Review of Comparative Studies in the Interaction of Students with Moderate and Severe Handicaps

By Ault, Melinda Jones; Wolery, Mark et al. | Exceptional Children, January 1989 | Go to article overview

Review of Comparative Studies in the Interaction of Students with Moderate and Severe Handicaps


Ault, Melinda Jones, Wolery, Mark, Doyle, Patricia Munson, Gast, David L., Exceptional Children


ABSTRACT: Systematic instructional strategies that investigators have used with students who display moderate to severe handicaps were identified and defined. The investigations which directly compared two or more strategies were analyzed, and summary statements/ recommendations about the relative effectiveness and efficiency of the strategies were made. Analyzing the effectiveness of the procedures involved determining which strategies successfully taught skills to subjects. The efficiency of the strategies was analyzed on measures which indicated the skills were taught in a productive and timely manner (i.e., trials to criterion, sessions to criterion, errors to criterion, direct instruction time). Recommendations for future research and practice include (a) conduct more studies comparing the effectiveness and efficiency of instructional strategies, (b) conduct investigations ofthe specific variables of single strategies to identify the most efficient use of each procedure, (c) expand the efficiency measures to assess whether students learn information not directly targeted for instruction, and (d) conduct research to determine which strategy is best to use with given types of students and skills.

The technology of teaching new behaviors to moderately and severely handicapped learners has progressed to the point that a wide range of behaviors have been taught successfully. A number of instructional strategies (i.e., defined as systematic, replicable approaches to providing instruction addressing both antecedent and consequent events) have emerged. These strategies were the focus of a literature review conducted by the Comparison of Instructional Strategies (CIS) research project Wolery, Ault, Doyle, & Gast, 1986). The literature review progressed through four phases: (a) identifying relevant articles, (b) coding articles, (c) checking the reliability of the coding, and (d) analyzing the coded articles to derive recommendations for research and practice. To identify articles, each issue of 10 journals from 1975 until early 1987 were reviewed; these included American Journal of Mental Deficiency; Analysis and Intervention in Developmental Disabilities; Applied Research in Mental Retardation; Behavior Research of Severe Developmental Disabilities; Education and Training of the Mentally Retarded; Education and Treatment of Children; Journal of Applied Behavior Analysis; Journal of Autism and Developmental Disorders; Journal of the Association for Persons with Severe Handicaps: and Mental Retardation. Identified articles were then coded in terms of age and diagnosis of subjects, target tasks, trial sequences, procedural variables, and effects. Interobserver agreement was assessed on 10% of the coded articles and ranged from 92% to 100% for each of the coded variables. Finally, recommendations for future research and practice were developed.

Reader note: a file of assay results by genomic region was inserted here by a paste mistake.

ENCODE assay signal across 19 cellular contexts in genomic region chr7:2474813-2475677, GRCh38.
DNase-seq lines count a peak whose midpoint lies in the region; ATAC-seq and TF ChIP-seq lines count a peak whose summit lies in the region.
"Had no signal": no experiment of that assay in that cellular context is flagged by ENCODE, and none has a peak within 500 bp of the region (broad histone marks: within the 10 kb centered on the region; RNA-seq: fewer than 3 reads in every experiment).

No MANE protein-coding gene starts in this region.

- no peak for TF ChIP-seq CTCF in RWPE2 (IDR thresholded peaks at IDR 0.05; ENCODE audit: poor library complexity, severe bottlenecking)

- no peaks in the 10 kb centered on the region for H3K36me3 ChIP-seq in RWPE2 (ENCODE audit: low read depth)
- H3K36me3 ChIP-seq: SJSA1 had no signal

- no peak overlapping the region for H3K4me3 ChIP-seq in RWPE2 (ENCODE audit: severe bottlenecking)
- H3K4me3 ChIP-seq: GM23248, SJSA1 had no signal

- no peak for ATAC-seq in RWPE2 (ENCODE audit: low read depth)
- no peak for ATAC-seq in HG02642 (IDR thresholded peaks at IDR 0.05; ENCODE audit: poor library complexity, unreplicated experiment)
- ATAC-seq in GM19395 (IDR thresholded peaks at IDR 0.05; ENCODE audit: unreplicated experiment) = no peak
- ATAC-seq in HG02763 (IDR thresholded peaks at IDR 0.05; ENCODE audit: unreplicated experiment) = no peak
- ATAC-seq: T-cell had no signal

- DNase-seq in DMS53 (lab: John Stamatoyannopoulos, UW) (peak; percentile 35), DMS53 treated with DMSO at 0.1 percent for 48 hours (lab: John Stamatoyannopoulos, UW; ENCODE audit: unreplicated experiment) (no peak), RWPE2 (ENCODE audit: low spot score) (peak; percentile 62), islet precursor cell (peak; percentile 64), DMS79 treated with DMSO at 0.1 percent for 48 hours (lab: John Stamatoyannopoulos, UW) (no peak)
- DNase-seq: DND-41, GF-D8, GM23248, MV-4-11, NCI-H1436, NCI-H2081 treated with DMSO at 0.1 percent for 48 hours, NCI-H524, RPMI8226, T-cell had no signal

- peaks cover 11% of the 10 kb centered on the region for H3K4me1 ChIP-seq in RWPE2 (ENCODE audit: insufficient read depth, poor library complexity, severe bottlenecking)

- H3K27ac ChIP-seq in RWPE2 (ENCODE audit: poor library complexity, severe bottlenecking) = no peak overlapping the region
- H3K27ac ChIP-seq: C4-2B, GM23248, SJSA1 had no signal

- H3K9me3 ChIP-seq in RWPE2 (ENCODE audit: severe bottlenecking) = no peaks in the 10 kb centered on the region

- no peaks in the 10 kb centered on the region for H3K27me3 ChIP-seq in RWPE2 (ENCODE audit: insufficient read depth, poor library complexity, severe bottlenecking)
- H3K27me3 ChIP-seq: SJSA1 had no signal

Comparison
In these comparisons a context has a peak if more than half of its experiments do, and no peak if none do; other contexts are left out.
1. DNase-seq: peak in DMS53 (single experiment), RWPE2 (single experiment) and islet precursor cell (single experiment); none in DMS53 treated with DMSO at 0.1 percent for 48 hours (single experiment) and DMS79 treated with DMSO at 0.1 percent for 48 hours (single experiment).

From the review, 13 instructional strategies were identified as being repeatedly and effectively reported in the literature. The strategies were categorized based on their common procedural descriptions rather than the labels applied by various authors. A listing and description of each strategy are shown in Figure 1; for more complete descriptions and flow charts see Wolery et al. i 986).

The purpose of the article is to review and analyze the investigations where two or more of the strategies were compared directly. The rationale for this review is that the results from direct comparisons should lead to guidelines for selecting one instructional strategy over another. Similar reviews also exist in the literature; for example, Billingsley and Romer (1983) reviewed 6 studies which compared the prompt-fading strategies of decreasing assistance, graduated guidance, time delay, and increasing assistance. Schoen i 986) reviewed I I studies which involved these same procedures and included the instructional strategies of stimulus fading, stimulus shaping, and integrated strategies. …

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